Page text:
Available in 48th scale only -
because otherwise it’s too big!
Arnside Tower was accidentally burnt in 1602 but was repaired and occupied until the 1680s.
Our model represents how such a tower may have appeared during the early seventeenth century.
This model is based partly upon Arnside Tower in Cumbria, a late 14th century fortified tower house.
Such defensive houses, known as pele towers, were common in the borderlands of England and Scotland from the 13th through to the 16th centuries. The lawless nature of the area meant that structures of this kind were necessary to defend families and their dependents from the violent cross-border raids of the reivers.
The model comprises an undercroft and three floors plus an attic guardroom.
Each of the three floors is divided into two main rooms and a small room in the projecting tower. There is also a garderobe in the rear left corner on each floor. Steps access the building at first floor level. The undercroft and the three floors are connected by a spiral staircase.
There are two fireplaces with working fires on each of the three floors and a fireplace in the attic guardroom. There are also working torch wall lights on every level.
The interior with the front removed and showing the central spiral staircase at the front of the pele tower.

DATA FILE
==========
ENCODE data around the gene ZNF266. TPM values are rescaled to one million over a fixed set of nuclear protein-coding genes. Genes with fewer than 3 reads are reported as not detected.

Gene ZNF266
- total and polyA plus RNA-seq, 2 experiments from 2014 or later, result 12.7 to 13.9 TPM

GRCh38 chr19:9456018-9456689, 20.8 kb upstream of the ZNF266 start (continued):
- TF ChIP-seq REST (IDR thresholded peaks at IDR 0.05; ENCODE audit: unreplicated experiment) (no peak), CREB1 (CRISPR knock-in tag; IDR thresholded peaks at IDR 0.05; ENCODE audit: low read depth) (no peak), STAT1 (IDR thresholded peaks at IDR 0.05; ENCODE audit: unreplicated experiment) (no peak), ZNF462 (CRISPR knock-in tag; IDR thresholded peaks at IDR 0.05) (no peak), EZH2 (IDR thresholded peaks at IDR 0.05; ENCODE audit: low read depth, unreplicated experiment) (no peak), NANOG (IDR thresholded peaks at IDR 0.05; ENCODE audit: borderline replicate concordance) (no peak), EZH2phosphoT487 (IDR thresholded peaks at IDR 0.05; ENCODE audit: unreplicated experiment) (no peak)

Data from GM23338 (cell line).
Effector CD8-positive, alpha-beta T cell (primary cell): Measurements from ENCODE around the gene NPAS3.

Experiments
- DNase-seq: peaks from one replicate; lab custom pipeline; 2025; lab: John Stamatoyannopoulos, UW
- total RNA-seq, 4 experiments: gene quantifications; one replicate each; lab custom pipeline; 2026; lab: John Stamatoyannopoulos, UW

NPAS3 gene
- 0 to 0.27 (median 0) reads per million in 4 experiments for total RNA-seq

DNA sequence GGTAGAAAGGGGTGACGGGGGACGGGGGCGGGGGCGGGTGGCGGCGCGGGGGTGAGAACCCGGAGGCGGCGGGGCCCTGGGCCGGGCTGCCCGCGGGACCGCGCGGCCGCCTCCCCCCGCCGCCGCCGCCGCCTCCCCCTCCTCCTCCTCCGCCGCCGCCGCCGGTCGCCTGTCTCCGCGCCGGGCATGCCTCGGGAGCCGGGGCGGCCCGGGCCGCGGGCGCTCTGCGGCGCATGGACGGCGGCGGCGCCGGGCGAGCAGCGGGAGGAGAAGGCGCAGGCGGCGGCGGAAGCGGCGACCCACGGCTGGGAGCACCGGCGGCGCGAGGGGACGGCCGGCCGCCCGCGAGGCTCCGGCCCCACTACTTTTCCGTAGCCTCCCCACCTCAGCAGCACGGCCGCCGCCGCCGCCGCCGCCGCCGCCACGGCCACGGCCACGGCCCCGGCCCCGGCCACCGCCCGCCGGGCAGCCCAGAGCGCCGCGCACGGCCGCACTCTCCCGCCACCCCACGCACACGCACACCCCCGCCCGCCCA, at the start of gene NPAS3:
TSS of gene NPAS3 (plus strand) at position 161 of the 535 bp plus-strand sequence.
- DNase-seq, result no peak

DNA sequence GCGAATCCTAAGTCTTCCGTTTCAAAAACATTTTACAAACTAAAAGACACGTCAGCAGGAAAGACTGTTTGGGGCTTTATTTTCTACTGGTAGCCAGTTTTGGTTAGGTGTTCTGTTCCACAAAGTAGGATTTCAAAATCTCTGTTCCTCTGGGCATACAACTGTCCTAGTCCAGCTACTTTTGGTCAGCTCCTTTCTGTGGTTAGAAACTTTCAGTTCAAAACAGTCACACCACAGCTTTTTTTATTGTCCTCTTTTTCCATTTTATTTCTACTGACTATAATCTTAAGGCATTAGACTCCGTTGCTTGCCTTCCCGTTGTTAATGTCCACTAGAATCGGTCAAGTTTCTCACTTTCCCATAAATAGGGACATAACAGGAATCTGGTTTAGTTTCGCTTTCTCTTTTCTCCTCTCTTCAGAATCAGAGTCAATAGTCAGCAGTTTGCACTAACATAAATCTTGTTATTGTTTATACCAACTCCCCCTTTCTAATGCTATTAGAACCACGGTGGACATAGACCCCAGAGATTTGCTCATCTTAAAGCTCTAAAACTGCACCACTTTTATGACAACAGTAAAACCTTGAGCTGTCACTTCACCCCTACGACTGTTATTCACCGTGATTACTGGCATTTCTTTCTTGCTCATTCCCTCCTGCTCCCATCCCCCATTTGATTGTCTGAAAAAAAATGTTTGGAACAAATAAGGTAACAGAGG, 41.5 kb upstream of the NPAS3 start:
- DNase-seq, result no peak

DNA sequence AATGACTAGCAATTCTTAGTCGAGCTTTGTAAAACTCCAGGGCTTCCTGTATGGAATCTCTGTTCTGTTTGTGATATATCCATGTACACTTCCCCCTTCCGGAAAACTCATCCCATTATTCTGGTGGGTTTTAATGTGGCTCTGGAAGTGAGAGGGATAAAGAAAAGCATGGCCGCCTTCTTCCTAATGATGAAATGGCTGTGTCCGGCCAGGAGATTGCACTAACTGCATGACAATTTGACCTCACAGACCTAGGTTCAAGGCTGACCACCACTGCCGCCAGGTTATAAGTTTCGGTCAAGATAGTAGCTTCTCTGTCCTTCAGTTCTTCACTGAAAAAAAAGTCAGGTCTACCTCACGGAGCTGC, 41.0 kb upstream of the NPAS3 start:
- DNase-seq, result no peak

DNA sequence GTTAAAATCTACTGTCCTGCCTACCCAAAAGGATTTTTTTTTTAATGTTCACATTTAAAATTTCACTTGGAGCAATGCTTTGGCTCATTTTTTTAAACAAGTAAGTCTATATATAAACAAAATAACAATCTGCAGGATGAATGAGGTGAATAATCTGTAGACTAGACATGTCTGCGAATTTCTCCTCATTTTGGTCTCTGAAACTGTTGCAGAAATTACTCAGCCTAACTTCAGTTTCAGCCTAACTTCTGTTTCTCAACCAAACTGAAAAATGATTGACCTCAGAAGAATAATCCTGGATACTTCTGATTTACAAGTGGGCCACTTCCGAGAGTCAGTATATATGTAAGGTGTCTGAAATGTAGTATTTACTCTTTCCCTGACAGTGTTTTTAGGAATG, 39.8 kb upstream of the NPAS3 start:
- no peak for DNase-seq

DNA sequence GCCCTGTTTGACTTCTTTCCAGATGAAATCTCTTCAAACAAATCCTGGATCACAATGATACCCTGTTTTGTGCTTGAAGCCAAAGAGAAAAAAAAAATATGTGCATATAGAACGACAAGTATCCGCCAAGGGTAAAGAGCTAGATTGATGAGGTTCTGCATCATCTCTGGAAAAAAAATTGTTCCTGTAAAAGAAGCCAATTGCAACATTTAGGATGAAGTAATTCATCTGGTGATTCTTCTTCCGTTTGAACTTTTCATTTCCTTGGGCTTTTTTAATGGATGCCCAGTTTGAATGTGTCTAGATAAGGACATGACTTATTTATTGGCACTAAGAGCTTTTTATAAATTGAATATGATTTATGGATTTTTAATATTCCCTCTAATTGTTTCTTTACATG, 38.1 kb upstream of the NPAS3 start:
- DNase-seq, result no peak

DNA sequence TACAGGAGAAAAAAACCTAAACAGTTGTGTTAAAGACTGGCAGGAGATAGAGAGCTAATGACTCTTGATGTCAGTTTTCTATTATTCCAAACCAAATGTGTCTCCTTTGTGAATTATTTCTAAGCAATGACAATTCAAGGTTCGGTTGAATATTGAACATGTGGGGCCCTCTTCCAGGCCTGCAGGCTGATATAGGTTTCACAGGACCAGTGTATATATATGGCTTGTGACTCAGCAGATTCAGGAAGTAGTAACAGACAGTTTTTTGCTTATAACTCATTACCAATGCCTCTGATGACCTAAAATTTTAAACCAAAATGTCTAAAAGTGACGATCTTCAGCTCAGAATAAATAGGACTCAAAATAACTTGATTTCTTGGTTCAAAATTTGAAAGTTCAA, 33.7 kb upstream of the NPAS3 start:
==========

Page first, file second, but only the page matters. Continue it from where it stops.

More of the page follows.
The right side removed showing the larger ‘state’ rooms on the first and second floors. The undercroft is also visible with kitchen hearth on left and internal well.
Arnside Tower was the main inspiration for the model, although its roof no longer survives. The roof, therefore, is based upon Hollows or Gilnockie Tower just across the border in Scotland. In general, the Scottish pele towers are better preserved.
Hollows Tower today and in the 18th century.
Looking down upon the battlements of the pele tower with the roof to the guardroom removed.
Arnside Tower is built of limestone, which is the local stone in many parts of South Lakeland. However, it was decided to provide the model with the look of granite, a popular building material for other pele towers in the Lake District, such as Kentmere Hall.
The garderobes revealed at the back of the tower.
Many of Cumbria’s pele towers have become attached to other farm buildings over the centuries and now serve as barns or just picturesque ruins. Very few are still occupied. One of the most notable exceptions is Dacre Castle near Ullswater.
~ The term pele is thought to derive from the Latin palus, meaning
a stake, and harks back to the time when the earliest towers were surrounded by a wooden palisade ~
Arnside Tower looking north
An early 20th century postcard of Arnside Tower. Compare the ruins with the photograph at the bottom of this page taken in 2014 from a similar angle.